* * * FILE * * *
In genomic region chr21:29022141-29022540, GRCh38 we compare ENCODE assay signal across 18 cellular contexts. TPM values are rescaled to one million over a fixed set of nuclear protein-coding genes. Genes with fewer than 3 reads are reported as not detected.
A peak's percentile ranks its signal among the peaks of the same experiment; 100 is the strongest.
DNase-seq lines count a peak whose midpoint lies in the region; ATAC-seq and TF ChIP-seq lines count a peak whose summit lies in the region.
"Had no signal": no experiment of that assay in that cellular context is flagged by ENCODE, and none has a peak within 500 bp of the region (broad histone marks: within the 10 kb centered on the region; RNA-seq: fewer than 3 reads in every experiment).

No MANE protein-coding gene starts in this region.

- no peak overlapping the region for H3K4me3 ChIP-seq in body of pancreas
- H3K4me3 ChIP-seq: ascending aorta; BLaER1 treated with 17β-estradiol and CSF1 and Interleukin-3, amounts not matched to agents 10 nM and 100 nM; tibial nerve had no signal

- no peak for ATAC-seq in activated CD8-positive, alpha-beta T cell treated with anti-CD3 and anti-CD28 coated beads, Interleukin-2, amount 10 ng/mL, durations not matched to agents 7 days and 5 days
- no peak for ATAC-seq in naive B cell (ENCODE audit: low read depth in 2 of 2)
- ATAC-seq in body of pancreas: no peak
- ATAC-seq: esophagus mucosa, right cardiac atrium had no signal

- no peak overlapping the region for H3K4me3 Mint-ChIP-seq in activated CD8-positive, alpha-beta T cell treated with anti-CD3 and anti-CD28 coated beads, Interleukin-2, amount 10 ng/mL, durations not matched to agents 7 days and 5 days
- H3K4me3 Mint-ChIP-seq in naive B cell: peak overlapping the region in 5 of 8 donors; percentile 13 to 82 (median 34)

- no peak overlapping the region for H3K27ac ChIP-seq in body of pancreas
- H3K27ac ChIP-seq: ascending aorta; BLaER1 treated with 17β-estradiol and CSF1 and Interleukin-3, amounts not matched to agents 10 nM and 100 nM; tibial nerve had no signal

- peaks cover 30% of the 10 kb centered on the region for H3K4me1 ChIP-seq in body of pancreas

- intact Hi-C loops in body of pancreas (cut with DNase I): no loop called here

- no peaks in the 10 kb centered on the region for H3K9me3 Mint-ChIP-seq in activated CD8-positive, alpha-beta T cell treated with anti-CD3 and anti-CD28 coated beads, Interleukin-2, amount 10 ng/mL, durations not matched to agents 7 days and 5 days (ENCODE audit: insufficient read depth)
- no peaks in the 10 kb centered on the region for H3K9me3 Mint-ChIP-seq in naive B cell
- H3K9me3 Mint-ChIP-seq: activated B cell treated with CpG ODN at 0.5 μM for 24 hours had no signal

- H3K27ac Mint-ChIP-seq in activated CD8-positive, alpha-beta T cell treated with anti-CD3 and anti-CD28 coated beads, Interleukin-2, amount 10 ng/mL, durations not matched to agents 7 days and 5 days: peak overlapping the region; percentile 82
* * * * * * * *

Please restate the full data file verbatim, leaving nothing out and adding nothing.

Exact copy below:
In genomic region chr21:29022141-29022540, GRCh38 we compare ENCODE assay signal across 18 cellular contexts. TPM values are rescaled to one million over a fixed set of nuclear protein-coding genes. Genes with fewer than 3 reads are reported as not detected.
A peak's percentile ranks its signal among the peaks of the same experiment; 100 is the strongest.
DNase-seq lines count a peak whose midpoint lies in the region; ATAC-seq and TF ChIP-seq lines count a peak whose summit lies in the region.
"Had no signal": no experiment of that assay in that cellular context is flagged by ENCODE, and none has a peak within 500 bp of the region (broad histone marks: within the 10 kb centered on the region; RNA-seq: fewer than 3 reads in every experiment).

No MANE protein-coding gene starts in this region.

- no peak overlapping the region for H3K4me3 ChIP-seq in body of pancreas
- H3K4me3 ChIP-seq: ascending aorta; BLaER1 treated with 17β-estradiol and CSF1 and Interleukin-3, amounts not matched to agents 10 nM and 100 nM; tibial nerve had no signal

- no peak for ATAC-seq in activated CD8-positive, alpha-beta T cell treated with anti-CD3 and anti-CD28 coated beads, Interleukin-2, amount 10 ng/mL, durations not matched to agents 7 days and 5 days
- no peak for ATAC-seq in naive B cell (ENCODE audit: low read depth in 2 of 2)
- ATAC-seq in body of pancreas: no peak
- ATAC-seq: esophagus mucosa, right cardiac atrium had no signal

- no peak overlapping the region for H3K4me3 Mint-ChIP-seq in activated CD8-positive, alpha-beta T cell treated with anti-CD3 and anti-CD28 coated beads, Interleukin-2, amount 10 ng/mL, durations not matched to agents 7 days and 5 days
- H3K4me3 Mint-ChIP-seq in naive B cell: peak overlapping the region in 5 of 8 donors; percentile 13 to 82 (median 34)

- no peak overlapping the region for H3K27ac ChIP-seq in body of pancreas
- H3K27ac ChIP-seq: ascending aorta; BLaER1 treated with 17β-estradiol and CSF1 and Interleukin-3, amounts not matched to agents 10 nM and 100 nM; tibial nerve had no signal

- peaks cover 30% of the 10 kb centered on the region for H3K4me1 ChIP-seq in body of pancreas

- intact Hi-C loops in body of pancreas (cut with DNase I): no loop called here

- no peaks in the 10 kb centered on the region for H3K9me3 Mint-ChIP-seq in activated CD8-positive, alpha-beta T cell treated with anti-CD3 and anti-CD28 coated beads, Interleukin-2, amount 10 ng/mL, durations not matched to agents 7 days and 5 days (ENCODE audit: insufficient read depth)
- no peaks in the 10 kb centered on the region for H3K9me3 Mint-ChIP-seq in naive B cell
- H3K9me3 Mint-ChIP-seq: activated B cell treated with CpG ODN at 0.5 μM for 24 hours had no signal

- H3K27ac Mint-ChIP-seq in activated CD8-positive, alpha-beta T cell treated with anti-CD3 and anti-CD28 coated beads, Interleukin-2, amount 10 ng/mL, durations not matched to agents 7 days and 5 days: peak overlapping the region; percentile 82